Australia will invest millions of dollars in non-lethal whale research to show Japan that the animals do not need to be killed in order to be studied, the government announced Monday, CNN reported.
International opposition to Japanese whaling fleets killing whales for scientific research has been repeatedly ignored by Tokyo.
The $3.87 million campaign begins just ahead of Japan's Southern Ocean summer whaling season, when its fleet regularly kills more than 1,000 whales for research.
Critics say the hunts are a cover for commercial whaling, banned since 1986. The Australian campaign will invest in aerial surveys, satellite tags and genetic studies.
Environment Minister Peter Garrett said researchers do not need to use "grenade-tipped harpoons."
"Australia does not believe that we need to kill whales to understand them," Garrett said.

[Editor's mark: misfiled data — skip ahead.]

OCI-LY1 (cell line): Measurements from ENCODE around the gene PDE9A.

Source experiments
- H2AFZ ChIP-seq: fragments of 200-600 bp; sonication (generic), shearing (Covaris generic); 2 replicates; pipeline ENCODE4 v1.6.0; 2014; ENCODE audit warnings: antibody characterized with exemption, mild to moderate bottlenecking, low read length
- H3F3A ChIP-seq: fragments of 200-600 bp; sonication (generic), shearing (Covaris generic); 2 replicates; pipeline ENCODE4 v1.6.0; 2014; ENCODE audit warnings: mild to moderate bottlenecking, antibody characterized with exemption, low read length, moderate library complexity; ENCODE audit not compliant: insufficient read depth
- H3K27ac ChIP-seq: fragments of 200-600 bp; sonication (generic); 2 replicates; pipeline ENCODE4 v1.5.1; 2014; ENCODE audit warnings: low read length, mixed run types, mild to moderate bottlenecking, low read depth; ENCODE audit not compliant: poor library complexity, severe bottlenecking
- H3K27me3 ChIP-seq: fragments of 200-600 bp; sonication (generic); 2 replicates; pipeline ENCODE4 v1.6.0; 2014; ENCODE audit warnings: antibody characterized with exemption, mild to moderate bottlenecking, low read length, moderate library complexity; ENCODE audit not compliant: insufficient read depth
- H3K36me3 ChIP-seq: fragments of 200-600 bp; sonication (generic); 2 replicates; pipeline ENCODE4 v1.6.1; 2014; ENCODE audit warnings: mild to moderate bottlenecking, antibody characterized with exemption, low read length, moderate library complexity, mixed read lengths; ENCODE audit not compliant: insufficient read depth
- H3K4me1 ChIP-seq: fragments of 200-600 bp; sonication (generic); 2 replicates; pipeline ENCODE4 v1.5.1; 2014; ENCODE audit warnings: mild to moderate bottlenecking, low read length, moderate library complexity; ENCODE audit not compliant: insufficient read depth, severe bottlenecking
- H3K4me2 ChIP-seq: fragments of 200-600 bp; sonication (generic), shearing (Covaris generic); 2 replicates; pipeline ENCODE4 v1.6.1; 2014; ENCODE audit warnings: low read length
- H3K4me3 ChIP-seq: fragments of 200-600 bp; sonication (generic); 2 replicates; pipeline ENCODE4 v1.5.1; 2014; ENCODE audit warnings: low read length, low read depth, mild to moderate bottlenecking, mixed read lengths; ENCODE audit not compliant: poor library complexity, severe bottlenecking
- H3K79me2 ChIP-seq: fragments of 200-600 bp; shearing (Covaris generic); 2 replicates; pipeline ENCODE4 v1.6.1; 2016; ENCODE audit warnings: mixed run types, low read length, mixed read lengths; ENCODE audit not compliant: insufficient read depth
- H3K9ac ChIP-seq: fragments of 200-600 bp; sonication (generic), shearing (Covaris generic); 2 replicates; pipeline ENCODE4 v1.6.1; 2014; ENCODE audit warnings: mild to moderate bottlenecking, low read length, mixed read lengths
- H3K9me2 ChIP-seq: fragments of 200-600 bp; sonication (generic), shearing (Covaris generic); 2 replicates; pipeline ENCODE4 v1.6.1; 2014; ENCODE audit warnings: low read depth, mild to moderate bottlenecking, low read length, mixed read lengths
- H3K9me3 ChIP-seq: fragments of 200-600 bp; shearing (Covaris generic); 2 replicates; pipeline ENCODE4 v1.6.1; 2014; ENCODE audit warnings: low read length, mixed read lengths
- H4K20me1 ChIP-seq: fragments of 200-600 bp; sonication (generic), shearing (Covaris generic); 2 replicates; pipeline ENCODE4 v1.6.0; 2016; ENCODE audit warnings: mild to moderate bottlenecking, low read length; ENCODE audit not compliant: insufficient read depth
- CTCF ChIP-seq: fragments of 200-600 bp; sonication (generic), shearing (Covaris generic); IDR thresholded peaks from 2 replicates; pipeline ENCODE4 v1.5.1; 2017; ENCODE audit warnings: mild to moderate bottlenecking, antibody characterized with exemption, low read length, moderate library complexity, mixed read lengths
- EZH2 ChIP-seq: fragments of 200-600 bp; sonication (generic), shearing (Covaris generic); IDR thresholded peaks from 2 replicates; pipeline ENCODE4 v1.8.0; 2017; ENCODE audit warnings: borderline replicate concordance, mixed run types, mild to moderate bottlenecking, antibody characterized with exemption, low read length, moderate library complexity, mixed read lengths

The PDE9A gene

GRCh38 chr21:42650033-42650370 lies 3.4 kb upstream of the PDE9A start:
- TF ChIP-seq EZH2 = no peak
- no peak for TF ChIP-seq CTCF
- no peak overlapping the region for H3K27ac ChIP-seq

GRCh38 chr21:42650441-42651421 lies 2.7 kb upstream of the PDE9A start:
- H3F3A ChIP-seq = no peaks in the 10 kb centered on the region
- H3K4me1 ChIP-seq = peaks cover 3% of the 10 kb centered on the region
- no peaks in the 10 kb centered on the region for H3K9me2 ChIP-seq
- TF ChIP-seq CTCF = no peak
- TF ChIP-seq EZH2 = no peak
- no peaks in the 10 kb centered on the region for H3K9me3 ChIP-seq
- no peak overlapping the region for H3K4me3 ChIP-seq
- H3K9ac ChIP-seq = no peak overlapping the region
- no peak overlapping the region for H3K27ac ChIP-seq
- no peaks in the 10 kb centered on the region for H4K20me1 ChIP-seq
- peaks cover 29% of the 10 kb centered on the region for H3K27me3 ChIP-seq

The fund will also carry out an assessment of Japan's scientific whaling program.
Japan's Fisheries Agency said last week that its whaling fleet is expected to cull up to 935 minke whales and 50 fin whales this season.
Japan kills the whales under a scientific program that Tokyo says provides crucial data on populations, feeding habits and distribution of the mammals in the seas near Antarctica and the north Pacific Ocean.
The research hunts are allowed by the International Whaling Commission, but opponents -- including Australia and New Zealand -- say they are killing the whales for commercial purposes. The meat is sold for food and ends up in restaurants.
The Japanese have hunted whales for centuries, and whale meat was widely eaten in the lean years after World War II. However, it has plunged in popularity in today's prosperous Japan.